In a significant move toward modernization, the Australian government has introduced legislation to permanently adopt digital execution, electronic signatures, and video-link witnessing for statutory declarations, replacing the traditional ink and paper method.
A joint media release by The Hon Mark Dreyfus KC MP, Minister for Finance; Senator the Hon Katy Gallagher, Minister for Government Services; and The Hon Bill Shorten MP, Attorney-General, Cabinet Secretary, outlined the benefits and implications of this legislative move.
Historically, statutory declarations in Australia have relied on paper-based processes, requiring in-person witnessing and signatures in ink. However, the new legislation aims to bring these declarations into the digital age.
The implementation of digital statutory declarations is expected to yield substantial benefits. The government estimates potential savings of over $156 million annually and hundreds of thousands of hours. Moreover, it is anticipated that this shift will boost productivity, particularly in the private sector.
Australians currently spend approximately 9 million hours every year executing and processing more than 3.8 million statutory declarations, according to the government officials. The new legislation, introduced by Attorney-General Mark Dreyfus, seeks to make permanent the temporary measures introduced during the COVID-19 pandemic, which allowed the use of electronic signatures and video-link witnessing for statutory declarations.
One of the key features of the proposed legislation is the introduction of digital execution through the online platform myGov and the myGov ID Digital ID.
To ensure the security and integrity of this digital transition, the legislation includes several safeguards against fraud and misuse of personal information. Approved online platforms and identity services must demonstrate compliance with privacy laws and have robust fraud and security measures in place.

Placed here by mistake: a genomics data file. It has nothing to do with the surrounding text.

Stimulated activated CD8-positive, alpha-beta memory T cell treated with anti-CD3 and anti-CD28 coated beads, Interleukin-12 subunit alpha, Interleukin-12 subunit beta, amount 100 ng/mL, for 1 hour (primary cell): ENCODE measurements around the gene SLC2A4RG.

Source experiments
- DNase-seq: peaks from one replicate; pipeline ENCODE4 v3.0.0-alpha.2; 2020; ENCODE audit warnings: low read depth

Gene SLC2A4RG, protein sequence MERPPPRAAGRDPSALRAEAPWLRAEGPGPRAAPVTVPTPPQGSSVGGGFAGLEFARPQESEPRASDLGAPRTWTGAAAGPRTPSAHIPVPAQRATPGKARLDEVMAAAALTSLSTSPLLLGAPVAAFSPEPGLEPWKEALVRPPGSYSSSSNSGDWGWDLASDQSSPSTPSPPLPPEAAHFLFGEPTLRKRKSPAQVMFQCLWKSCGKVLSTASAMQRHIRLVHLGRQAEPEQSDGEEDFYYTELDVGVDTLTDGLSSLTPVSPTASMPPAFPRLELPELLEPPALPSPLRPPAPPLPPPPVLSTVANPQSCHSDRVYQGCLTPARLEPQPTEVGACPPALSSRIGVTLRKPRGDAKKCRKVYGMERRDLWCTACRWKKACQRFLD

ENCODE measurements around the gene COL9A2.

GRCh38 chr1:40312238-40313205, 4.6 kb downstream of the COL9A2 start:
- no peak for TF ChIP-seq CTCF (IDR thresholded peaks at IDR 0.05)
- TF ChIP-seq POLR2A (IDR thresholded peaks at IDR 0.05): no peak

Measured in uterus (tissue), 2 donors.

Additionally, the legislation prohibits approved online platforms from retaining copies of statutory declarations, given the sensitive nature of the information they contain. There will also be an annual reporting requirement to the Parliament on the operation of the online execution platform.
Importantly, this change doesn’t eliminate the traditional paper-based method. Australians will retain the option to continue executing statutory declarations using the ink and paper method if they prefer.
All three methods – digital execution, electronic signatures, and traditional paper-based execution – will be equally valid and legally effective for Commonwealth statutory declarations.
The introduction of digital statutory declarations aligns with the Australian government’s Data and Digital Government Strategy, which seeks to leverage digital technologies to enhance service delivery. The legislation’s announcement also notably arrives after the government’s publication of a “National Strategy for Identity Resilience” in June, which recommended the use of biometrics for online identity verification, in recognition of the vulnerabilities of traditional methods to identity theft and fraud.
September 7, 2023 – by the Mobile ID World Editorial Team